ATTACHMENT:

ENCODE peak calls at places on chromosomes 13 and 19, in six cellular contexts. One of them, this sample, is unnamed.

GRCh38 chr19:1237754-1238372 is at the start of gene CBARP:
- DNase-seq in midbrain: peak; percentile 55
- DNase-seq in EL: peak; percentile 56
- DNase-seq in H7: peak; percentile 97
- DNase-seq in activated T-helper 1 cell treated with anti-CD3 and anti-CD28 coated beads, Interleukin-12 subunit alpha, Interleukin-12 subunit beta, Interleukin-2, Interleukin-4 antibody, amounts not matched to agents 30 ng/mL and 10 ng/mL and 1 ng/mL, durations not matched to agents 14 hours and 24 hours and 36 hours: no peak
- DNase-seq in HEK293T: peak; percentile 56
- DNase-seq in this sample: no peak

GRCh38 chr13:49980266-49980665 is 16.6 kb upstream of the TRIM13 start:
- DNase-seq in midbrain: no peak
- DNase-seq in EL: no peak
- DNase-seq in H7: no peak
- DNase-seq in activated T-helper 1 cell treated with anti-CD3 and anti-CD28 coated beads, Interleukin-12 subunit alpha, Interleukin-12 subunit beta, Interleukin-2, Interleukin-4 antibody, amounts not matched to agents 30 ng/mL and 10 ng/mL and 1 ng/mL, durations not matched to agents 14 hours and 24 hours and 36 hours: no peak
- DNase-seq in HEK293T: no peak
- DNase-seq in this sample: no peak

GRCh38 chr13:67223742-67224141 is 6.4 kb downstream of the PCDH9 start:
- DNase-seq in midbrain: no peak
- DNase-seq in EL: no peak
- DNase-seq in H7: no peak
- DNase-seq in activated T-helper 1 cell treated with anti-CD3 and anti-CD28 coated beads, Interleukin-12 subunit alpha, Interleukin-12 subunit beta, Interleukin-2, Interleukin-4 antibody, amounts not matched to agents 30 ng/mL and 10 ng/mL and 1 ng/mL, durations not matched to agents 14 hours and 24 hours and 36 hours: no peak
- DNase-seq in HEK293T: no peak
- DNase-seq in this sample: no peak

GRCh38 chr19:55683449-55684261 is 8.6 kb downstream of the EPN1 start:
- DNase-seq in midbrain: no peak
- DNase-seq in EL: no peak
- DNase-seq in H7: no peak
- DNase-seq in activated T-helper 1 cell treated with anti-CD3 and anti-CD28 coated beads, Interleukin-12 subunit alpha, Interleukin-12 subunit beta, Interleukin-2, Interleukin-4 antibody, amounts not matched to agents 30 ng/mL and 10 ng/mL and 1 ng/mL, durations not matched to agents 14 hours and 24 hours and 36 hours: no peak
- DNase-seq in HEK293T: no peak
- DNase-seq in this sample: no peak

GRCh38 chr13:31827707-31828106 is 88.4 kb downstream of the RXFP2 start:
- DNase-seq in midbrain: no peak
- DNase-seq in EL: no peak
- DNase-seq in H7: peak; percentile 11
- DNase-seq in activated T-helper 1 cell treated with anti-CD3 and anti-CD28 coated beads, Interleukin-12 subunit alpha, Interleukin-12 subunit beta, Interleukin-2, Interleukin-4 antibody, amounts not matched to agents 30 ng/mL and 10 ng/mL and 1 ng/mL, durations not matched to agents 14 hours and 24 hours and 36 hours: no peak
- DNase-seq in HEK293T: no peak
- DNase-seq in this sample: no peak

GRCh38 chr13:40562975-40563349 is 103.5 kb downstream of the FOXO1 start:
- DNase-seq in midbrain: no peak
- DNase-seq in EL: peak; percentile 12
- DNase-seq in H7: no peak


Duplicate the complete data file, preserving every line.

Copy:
ENCODE peak calls at places on chromosomes 13 and 19, in six cellular contexts. One of them, this sample, is unnamed.

GRCh38 chr19:1237754-1238372 is at the start of gene CBARP:
- DNase-seq in midbrain: peak; percentile 55
- DNase-seq in EL: peak; percentile 56
- DNase-seq in H7: peak; percentile 97
- DNase-seq in activated T-helper 1 cell treated with anti-CD3 and anti-CD28 coated beads, Interleukin-12 subunit alpha, Interleukin-12 subunit beta, Interleukin-2, Interleukin-4 antibody, amounts not matched to agents 30 ng/mL and 10 ng/mL and 1 ng/mL, durations not matched to agents 14 hours and 24 hours and 36 hours: no peak
- DNase-seq in HEK293T: peak; percentile 56
- DNase-seq in this sample: no peak

GRCh38 chr13:49980266-49980665 is 16.6 kb upstream of the TRIM13 start:
- DNase-seq in midbrain: no peak
- DNase-seq in EL: no peak
- DNase-seq in H7: no peak
- DNase-seq in activated T-helper 1 cell treated with anti-CD3 and anti-CD28 coated beads, Interleukin-12 subunit alpha, Interleukin-12 subunit beta, Interleukin-2, Interleukin-4 antibody, amounts not matched to agents 30 ng/mL and 10 ng/mL and 1 ng/mL, durations not matched to agents 14 hours and 24 hours and 36 hours: no peak
- DNase-seq in HEK293T: no peak
- DNase-seq in this sample: no peak

GRCh38 chr13:67223742-67224141 is 6.4 kb downstream of the PCDH9 start:
- DNase-seq in midbrain: no peak
- DNase-seq in EL: no peak
- DNase-seq in H7: no peak
- DNase-seq in activated T-helper 1 cell treated with anti-CD3 and anti-CD28 coated beads, Interleukin-12 subunit alpha, Interleukin-12 subunit beta, Interleukin-2, Interleukin-4 antibody, amounts not matched to agents 30 ng/mL and 10 ng/mL and 1 ng/mL, durations not matched to agents 14 hours and 24 hours and 36 hours: no peak
- DNase-seq in HEK293T: no peak
- DNase-seq in this sample: no peak

GRCh38 chr19:55683449-55684261 is 8.6 kb downstream of the EPN1 start:
- DNase-seq in midbrain: no peak
- DNase-seq in EL: no peak
- DNase-seq in H7: no peak
- DNase-seq in activated T-helper 1 cell treated with anti-CD3 and anti-CD28 coated beads, Interleukin-12 subunit alpha, Interleukin-12 subunit beta, Interleukin-2, Interleukin-4 antibody, amounts not matched to agents 30 ng/mL and 10 ng/mL and 1 ng/mL, durations not matched to agents 14 hours and 24 hours and 36 hours: no peak
- DNase-seq in HEK293T: no peak
- DNase-seq in this sample: no peak

GRCh38 chr13:31827707-31828106 is 88.4 kb downstream of the RXFP2 start:
- DNase-seq in midbrain: no peak
- DNase-seq in EL: no peak
- DNase-seq in H7: peak; percentile 11
- DNase-seq in activated T-helper 1 cell treated with anti-CD3 and anti-CD28 coated beads, Interleukin-12 subunit alpha, Interleukin-12 subunit beta, Interleukin-2, Interleukin-4 antibody, amounts not matched to agents 30 ng/mL and 10 ng/mL and 1 ng/mL, durations not matched to agents 14 hours and 24 hours and 36 hours: no peak
- DNase-seq in HEK293T: no peak
- DNase-seq in this sample: no peak

GRCh38 chr13:40562975-40563349 is 103.5 kb downstream of the FOXO1 start:
- DNase-seq in midbrain: no peak
- DNase-seq in EL: peak; percentile 12
- DNase-seq in H7: no peak